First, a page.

It’s crucial to understand how the swastikas emerge from two basic structural conditions of Stephan’s painterly procedures: first, the woven grids that he lays down with thinned out paint as he initiates each canvas; second, the rotational procedure that is fundamental to Stephan’s practice, facilitated by the self-designed, wall-mounted rotating easel that occupies a central place in his Lower Manhattan studio. In many, if not most, of the seventeen 20 by 20 paintings in this show (displayed in this show as a group in three staggered rows in what I think of as a variant on a haiku stanza: 6,5,6 instead of 5,7,5), the compositional movement is explicitly rotational as blocks of color and surrounding shapes lead the eye around the perimeter of the support. In one case (the painting in the upper left corner) the title, Sides 2/3/4 Clockwise @ 11/2/6 explicitly points to the rotational structure. The use of implied rotation as a compositional device is fairly uncommon in abstract painting, although it is a venerable format (think of the cycles of episodes in countless paintings depicting the lives of religious figures) that offers, to artist and viewer alike, a unique combination of instability and continuous motion.
Irregular shapes in several of the paintings (CN1 and CN7) suggest floor plans, and thus connect to one of Stephan’s recurring themes, architecture. In a recent larger painting, E-1027, the artist creates a brilliant homage to Eileen Gray’s legendary modernist house. His focus on E-1027 is related to his fascination with Le Corbusier, whose buildings have been an object of pilgrimage for Stephan and his wife Suzanne Joelson for many years, including the National Museum of Western Art (1959) in Tokyo. There’s a striking resemblance between the patterns on the concrete façade of Museum of Western Art and the abutting gray brushstrokes in many of Stephan’s recent paintings. (Note to self: explore, in the manner of Duncan Smith, the persistence of the word “gray” in Stephan’s work: it is not only his most favored color, but also the last name of one of his inspirations—Eileen Gray—and an anagram of his own first name.) Stephan’s use of buildings as protagonists in his art suddenly reminds me of another instance of an artist appropriating an iconic piece of 20th century architecture: Jean-Luc Godard’s filming long sections of Le Mépris (Contempt) in the Casa Malaparte on the island of Capri. Like E-1027, the Casa Malaparte (designed by writer Curzio Malaparte) is a highly personal and deeply eccentric house that overlooks the Mediterranean and features large windows facing the sea. Thinking about Godard and Stephan, two creators who seem impelled to over-determine their art (to highly productive ends), a phrase comes to mind that Godard once used to describe Le Mépris. The film was, he said, a story about “survivors from the shipwreck of modernity.” I think the same might well be said of Gary Stephan’s paintings.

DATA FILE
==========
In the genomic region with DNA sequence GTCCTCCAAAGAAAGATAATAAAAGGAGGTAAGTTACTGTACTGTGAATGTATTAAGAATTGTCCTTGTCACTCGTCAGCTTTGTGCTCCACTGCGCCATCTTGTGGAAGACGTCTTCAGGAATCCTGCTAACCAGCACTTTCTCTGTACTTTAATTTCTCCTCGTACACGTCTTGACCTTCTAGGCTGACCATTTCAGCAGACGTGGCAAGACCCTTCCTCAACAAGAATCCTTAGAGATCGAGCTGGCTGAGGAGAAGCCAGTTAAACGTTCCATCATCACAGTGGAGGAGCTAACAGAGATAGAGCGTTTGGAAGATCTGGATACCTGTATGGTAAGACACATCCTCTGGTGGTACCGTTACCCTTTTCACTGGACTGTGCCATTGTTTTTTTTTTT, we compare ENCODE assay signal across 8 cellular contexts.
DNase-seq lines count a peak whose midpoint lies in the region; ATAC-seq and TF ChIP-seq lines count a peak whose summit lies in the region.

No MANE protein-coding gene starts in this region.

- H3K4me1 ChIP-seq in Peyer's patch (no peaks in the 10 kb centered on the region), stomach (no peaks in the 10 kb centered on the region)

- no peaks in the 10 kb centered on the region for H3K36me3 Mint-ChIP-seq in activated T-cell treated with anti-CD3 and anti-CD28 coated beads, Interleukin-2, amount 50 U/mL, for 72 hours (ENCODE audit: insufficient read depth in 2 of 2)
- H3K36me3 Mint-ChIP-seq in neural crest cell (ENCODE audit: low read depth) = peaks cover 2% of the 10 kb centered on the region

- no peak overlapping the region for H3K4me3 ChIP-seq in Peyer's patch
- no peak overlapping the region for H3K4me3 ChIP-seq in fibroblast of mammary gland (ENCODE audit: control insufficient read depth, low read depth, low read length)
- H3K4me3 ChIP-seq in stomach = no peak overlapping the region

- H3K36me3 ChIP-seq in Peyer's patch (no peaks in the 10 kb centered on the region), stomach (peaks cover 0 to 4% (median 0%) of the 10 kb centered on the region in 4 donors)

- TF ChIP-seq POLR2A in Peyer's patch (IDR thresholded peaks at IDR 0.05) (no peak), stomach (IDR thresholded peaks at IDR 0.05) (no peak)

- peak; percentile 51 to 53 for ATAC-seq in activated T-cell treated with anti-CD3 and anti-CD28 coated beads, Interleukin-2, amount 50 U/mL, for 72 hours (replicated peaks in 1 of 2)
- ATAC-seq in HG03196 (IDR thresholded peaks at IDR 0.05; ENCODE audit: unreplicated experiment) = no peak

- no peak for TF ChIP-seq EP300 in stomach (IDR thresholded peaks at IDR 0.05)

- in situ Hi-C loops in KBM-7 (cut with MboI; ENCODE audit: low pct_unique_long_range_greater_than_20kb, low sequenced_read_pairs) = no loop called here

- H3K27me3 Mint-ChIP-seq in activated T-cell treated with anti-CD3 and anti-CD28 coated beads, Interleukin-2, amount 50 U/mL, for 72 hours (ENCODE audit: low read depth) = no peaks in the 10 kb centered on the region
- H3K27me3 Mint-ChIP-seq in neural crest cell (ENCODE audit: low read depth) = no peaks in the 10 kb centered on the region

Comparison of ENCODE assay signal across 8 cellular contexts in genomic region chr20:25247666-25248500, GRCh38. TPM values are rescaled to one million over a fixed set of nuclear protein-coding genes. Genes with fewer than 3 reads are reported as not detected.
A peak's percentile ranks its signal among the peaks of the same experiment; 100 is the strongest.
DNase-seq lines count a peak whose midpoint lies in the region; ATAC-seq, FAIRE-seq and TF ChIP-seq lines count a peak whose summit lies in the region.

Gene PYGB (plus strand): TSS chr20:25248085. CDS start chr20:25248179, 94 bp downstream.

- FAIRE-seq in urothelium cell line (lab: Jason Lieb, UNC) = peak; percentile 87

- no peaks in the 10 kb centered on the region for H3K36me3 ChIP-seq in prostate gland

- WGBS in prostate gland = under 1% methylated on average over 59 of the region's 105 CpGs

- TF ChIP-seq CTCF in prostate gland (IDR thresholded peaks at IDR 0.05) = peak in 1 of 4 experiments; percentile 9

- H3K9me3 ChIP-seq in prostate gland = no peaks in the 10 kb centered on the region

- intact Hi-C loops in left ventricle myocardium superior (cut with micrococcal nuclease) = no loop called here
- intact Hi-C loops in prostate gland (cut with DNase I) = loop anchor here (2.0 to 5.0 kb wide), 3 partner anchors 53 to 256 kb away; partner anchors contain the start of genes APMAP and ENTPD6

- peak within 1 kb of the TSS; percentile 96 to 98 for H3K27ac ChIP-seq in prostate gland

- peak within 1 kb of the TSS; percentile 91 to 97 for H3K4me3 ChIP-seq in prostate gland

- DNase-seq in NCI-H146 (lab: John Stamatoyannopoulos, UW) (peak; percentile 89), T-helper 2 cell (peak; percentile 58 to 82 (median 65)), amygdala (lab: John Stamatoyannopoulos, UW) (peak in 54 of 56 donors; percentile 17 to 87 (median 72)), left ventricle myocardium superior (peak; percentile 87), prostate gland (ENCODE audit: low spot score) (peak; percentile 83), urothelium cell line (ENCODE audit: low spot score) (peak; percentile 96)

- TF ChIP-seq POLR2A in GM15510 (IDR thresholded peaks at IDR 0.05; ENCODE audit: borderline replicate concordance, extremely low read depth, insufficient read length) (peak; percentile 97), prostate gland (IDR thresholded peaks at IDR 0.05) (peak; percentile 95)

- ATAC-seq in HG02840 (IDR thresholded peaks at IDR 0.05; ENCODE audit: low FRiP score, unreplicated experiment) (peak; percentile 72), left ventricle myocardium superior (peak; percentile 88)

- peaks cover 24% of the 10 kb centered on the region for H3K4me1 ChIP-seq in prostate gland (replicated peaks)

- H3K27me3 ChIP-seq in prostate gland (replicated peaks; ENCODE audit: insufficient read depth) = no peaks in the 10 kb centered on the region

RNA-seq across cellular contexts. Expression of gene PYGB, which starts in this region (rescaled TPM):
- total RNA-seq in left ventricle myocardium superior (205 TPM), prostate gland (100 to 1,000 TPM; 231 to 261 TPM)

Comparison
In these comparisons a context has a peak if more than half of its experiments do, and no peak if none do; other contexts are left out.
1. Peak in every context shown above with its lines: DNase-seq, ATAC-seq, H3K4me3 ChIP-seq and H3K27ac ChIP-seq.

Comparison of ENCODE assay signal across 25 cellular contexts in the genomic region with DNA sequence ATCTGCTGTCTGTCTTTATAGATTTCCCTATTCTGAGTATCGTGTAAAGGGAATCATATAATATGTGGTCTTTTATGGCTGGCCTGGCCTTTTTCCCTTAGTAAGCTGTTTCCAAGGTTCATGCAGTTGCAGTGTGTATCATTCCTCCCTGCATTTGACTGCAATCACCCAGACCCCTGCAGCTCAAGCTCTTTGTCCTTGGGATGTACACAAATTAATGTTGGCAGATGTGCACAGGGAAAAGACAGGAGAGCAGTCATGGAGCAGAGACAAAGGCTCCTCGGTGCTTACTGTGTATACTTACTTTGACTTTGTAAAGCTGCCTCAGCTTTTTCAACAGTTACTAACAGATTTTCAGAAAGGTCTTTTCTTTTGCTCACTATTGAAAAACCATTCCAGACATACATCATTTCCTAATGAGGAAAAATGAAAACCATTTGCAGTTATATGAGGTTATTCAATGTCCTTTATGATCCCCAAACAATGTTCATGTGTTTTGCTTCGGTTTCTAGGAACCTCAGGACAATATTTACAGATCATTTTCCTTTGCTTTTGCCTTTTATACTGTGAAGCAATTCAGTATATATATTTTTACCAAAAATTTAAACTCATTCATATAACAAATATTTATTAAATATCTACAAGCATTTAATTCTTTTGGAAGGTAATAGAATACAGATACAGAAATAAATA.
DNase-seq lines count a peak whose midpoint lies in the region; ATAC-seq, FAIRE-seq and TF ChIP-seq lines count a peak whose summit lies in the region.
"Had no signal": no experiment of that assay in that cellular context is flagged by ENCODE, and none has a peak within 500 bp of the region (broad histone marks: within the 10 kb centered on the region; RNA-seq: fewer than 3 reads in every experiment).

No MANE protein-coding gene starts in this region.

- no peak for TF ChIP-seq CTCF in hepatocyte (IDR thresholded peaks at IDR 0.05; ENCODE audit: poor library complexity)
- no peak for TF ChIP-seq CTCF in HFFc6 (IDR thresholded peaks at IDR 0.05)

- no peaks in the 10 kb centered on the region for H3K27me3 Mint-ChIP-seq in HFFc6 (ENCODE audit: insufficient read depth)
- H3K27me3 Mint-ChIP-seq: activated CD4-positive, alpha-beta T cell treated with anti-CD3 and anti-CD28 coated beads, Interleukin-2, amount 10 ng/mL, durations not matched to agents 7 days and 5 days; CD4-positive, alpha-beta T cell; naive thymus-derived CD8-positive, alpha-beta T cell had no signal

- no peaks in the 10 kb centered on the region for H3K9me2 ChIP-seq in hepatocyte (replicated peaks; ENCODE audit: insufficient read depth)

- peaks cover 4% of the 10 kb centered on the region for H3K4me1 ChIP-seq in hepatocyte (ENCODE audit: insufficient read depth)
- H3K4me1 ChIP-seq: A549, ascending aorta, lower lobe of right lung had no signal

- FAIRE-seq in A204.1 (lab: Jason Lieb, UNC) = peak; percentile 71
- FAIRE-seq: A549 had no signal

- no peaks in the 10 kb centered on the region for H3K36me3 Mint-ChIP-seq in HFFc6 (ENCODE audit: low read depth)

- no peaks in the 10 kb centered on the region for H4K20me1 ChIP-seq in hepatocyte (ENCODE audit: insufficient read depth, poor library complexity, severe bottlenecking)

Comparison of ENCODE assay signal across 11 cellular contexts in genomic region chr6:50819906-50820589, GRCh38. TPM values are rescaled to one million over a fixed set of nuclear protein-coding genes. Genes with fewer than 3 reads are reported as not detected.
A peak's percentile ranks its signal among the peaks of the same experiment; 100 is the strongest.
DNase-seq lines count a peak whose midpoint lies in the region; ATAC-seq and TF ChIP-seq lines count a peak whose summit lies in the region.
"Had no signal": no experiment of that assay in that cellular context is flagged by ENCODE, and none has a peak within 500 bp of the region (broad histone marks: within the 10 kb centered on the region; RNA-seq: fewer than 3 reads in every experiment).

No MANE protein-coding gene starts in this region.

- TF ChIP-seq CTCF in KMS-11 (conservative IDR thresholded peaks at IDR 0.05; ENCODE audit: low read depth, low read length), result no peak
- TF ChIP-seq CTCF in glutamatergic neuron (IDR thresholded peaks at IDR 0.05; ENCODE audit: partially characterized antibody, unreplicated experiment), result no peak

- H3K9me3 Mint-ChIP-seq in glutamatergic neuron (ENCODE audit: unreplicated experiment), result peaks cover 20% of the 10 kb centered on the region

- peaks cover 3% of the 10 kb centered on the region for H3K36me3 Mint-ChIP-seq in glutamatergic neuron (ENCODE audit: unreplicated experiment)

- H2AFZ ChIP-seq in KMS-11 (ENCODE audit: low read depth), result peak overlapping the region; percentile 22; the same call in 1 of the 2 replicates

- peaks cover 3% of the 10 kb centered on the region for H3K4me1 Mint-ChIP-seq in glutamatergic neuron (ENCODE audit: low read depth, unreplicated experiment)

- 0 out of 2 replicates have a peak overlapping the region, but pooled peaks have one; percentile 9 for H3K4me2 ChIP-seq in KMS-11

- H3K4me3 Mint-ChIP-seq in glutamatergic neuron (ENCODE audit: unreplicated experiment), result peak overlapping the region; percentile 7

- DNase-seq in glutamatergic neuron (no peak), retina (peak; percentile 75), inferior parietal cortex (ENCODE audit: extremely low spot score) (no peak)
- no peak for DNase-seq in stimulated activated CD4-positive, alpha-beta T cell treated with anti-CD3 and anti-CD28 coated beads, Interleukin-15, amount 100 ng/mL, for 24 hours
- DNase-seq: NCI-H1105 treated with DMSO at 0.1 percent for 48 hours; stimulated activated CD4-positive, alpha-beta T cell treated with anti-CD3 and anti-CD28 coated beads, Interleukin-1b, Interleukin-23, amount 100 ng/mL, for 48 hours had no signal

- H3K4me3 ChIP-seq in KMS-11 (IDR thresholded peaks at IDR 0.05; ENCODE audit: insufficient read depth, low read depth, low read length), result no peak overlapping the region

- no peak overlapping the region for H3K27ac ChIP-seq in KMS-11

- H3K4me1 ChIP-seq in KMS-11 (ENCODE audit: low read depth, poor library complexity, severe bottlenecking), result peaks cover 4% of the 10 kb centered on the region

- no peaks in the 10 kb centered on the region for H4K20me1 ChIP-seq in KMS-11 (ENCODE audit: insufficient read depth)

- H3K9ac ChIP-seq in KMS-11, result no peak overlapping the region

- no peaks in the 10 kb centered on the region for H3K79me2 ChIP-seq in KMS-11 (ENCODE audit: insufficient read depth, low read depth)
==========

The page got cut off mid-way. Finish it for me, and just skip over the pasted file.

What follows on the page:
“Gary Stephan,” Susan Inglett, Chelsea, New York, NY. Through April 23, 2016. Also on view are several small floor pieces by Alina Tenser. Note: On Saturday, April 9 at 4pm, Alexi Worth will be moderating a conversation between Gary Stephan and Alina Tenser at the gallery.
Author bio: Raphael Rubinstein is a New York-based poet, art critic, and professor of critical studies at the University of Houston. He writes the award-winning art blog The Silo.